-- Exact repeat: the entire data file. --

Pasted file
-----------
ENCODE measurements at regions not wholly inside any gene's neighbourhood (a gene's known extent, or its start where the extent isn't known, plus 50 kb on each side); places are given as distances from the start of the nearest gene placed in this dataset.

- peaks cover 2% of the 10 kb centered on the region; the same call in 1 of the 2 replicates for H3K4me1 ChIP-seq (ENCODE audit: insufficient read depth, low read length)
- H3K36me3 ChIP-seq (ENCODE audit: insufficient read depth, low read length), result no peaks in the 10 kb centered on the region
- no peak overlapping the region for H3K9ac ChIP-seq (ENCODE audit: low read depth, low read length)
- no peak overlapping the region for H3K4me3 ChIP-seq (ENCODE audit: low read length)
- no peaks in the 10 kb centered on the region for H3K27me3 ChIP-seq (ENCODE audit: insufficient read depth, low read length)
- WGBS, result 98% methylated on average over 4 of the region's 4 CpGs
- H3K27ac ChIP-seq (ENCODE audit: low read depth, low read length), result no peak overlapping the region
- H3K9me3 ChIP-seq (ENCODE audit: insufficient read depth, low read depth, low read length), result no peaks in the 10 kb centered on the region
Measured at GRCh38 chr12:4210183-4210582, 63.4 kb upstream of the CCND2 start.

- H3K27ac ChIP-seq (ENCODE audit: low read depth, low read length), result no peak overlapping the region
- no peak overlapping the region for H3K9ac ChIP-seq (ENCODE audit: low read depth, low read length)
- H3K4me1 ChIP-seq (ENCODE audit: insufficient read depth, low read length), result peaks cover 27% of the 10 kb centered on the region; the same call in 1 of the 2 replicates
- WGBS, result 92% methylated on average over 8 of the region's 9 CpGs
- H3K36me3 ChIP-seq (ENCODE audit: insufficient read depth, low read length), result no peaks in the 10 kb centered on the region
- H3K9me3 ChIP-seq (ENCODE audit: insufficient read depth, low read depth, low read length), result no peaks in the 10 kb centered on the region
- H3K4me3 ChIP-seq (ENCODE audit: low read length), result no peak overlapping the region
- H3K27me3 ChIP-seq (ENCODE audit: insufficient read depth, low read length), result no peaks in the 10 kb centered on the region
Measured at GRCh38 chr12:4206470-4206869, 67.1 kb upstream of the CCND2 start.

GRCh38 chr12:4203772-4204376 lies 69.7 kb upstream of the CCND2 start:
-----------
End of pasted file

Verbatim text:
ENCODE measurements at regions not wholly inside any gene's neighbourhood (a gene's known extent, or its start where the extent isn't known, plus 50 kb on each side); places are given as distances from the start of the nearest gene placed in this dataset.

- peaks cover 2% of the 10 kb centered on the region; the same call in 1 of the 2 replicates for H3K4me1 ChIP-seq (ENCODE audit: insufficient read depth, low read length)
- H3K36me3 ChIP-seq (ENCODE audit: insufficient read depth, low read length), result no peaks in the 10 kb centered on the region
- no peak overlapping the region for H3K9ac ChIP-seq (ENCODE audit: low read depth, low read length)
- no peak overlapping the region for H3K4me3 ChIP-seq (ENCODE audit: low read length)
- no peaks in the 10 kb centered on the region for H3K27me3 ChIP-seq (ENCODE audit: insufficient read depth, low read length)
- WGBS, result 98% methylated on average over 4 of the region's 4 CpGs
- H3K27ac ChIP-seq (ENCODE audit: low read depth, low read length), result no peak overlapping the region
- H3K9me3 ChIP-seq (ENCODE audit: insufficient read depth, low read depth, low read length), result no peaks in the 10 kb centered on the region
Measured at GRCh38 chr12:4210183-4210582, 63.4 kb upstream of the CCND2 start.

- H3K27ac ChIP-seq (ENCODE audit: low read depth, low read length), result no peak overlapping the region
- no peak overlapping the region for H3K9ac ChIP-seq (ENCODE audit: low read depth, low read length)
- H3K4me1 ChIP-seq (ENCODE audit: insufficient read depth, low read length), result peaks cover 27% of the 10 kb centered on the region; the same call in 1 of the 2 replicates
- WGBS, result 92% methylated on average over 8 of the region's 9 CpGs
- H3K36me3 ChIP-seq (ENCODE audit: insufficient read depth, low read length), result no peaks in the 10 kb centered on the region
- H3K9me3 ChIP-seq (ENCODE audit: insufficient read depth, low read depth, low read length), result no peaks in the 10 kb centered on the region
- H3K4me3 ChIP-seq (ENCODE audit: low read length), result no peak overlapping the region
- H3K27me3 ChIP-seq (ENCODE audit: insufficient read depth, low read length), result no peaks in the 10 kb centered on the region
Measured at GRCh38 chr12:4206470-4206869, 67.1 kb upstream of the CCND2 start.

GRCh38 chr12:4203772-4204376 lies 69.7 kb upstream of the CCND2 start: